Since 2015, CSLA has the Canadian Landscape Charter, a document that lays out our profession’s values and principles in a high level, overarching manner. It tells the story of who we are and what we believe in. It also provides the opportunity for each region and member component in Canada to tailor these values and principles to meet their needs at a more detailed scale, reflecting local and regional perspectives about the landscape.
As a profession, and on a personal level, we have an attachment to our landscapes; some large and vast like mountains and prairies or never-ending shorelines, others more pedestrian in scale could be your street café or a backyard. A tiny leaf emerging from a crack in the sidewalk may give you a strong sense of connection and a sense of well-being. There is a hard to translate German word, Heimat, which refers to a sense of belonging attached to one’s home village. Let’s venture to say that we need a strong word that refers to a sense of belonging to the landscape, and we hope one day we will find one, or create one. In the meantime, we can recognize that our natural and manmade landscapes help define us, are an intrinsic part of who we are, and how we live…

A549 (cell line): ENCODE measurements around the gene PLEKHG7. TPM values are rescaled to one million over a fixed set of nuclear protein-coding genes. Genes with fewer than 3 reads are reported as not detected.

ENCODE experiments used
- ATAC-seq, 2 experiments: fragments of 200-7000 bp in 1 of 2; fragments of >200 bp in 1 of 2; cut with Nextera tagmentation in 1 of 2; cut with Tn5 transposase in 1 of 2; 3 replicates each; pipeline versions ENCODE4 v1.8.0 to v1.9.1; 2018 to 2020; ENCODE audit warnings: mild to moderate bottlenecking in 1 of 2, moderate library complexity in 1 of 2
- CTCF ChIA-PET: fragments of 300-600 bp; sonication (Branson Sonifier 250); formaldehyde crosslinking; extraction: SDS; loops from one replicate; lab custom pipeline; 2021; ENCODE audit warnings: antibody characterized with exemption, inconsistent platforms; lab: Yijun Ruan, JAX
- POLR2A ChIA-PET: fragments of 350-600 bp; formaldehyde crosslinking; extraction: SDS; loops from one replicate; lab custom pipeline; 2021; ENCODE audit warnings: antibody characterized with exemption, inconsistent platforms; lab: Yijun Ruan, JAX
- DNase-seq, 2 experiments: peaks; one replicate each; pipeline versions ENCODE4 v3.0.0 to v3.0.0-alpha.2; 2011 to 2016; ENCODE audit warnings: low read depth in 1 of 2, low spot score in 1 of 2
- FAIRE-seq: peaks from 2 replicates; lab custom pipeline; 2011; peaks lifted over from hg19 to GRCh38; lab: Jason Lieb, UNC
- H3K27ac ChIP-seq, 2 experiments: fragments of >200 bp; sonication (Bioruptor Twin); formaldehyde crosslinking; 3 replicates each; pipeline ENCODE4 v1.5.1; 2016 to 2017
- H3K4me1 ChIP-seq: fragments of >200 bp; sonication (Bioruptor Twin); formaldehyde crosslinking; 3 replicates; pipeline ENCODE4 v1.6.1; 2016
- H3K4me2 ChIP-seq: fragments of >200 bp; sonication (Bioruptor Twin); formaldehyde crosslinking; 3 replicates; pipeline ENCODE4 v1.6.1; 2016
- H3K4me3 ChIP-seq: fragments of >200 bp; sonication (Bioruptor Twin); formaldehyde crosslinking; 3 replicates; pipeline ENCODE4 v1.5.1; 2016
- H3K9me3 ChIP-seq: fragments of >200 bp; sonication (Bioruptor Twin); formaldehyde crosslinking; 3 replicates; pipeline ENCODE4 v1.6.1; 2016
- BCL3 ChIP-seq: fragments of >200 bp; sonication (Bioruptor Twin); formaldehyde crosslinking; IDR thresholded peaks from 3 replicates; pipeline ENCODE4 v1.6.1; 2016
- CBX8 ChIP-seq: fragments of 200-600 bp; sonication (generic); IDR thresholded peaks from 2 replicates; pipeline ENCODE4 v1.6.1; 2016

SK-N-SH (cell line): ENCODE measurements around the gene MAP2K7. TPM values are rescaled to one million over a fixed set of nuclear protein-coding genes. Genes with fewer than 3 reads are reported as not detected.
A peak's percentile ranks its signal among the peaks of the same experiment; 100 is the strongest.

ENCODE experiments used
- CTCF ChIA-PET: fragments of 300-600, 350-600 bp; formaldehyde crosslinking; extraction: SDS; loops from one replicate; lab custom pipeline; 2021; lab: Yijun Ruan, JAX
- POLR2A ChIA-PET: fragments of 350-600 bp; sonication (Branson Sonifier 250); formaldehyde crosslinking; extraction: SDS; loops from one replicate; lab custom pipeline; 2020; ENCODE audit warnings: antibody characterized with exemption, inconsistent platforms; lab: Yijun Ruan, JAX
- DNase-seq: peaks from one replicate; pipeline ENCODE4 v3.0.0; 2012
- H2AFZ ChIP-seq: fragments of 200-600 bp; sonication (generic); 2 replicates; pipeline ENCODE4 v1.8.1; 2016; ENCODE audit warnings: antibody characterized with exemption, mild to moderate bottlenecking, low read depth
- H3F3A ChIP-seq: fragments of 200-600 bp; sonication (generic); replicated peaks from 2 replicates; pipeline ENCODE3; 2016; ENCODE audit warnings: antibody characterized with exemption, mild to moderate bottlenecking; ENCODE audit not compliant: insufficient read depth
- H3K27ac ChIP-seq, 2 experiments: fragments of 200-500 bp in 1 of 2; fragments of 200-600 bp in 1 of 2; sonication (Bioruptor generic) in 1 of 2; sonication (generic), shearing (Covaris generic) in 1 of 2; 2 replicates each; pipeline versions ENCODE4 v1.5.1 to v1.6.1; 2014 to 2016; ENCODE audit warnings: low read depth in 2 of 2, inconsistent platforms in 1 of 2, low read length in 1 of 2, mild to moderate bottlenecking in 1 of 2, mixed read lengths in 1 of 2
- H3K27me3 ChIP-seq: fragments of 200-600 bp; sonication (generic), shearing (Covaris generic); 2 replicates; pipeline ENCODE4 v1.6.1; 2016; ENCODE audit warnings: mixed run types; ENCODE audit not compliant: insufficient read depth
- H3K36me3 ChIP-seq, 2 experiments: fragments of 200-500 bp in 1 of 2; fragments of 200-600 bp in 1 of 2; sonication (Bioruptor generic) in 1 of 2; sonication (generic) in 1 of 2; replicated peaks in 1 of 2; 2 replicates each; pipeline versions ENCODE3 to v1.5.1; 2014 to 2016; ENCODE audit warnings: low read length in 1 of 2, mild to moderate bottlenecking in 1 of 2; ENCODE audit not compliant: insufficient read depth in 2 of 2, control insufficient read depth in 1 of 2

In support of the Canadian Landscape Charter, the Canadian Landscapes Portfolio editions aim t visually documenting the landscapes we have a close relationship with: the beautiful, soulful, plebeian, fun and thought provoking landscapes that define who we are as a country, a profession, and as individuals.
Carol Craig, Advocacy Task Force Chair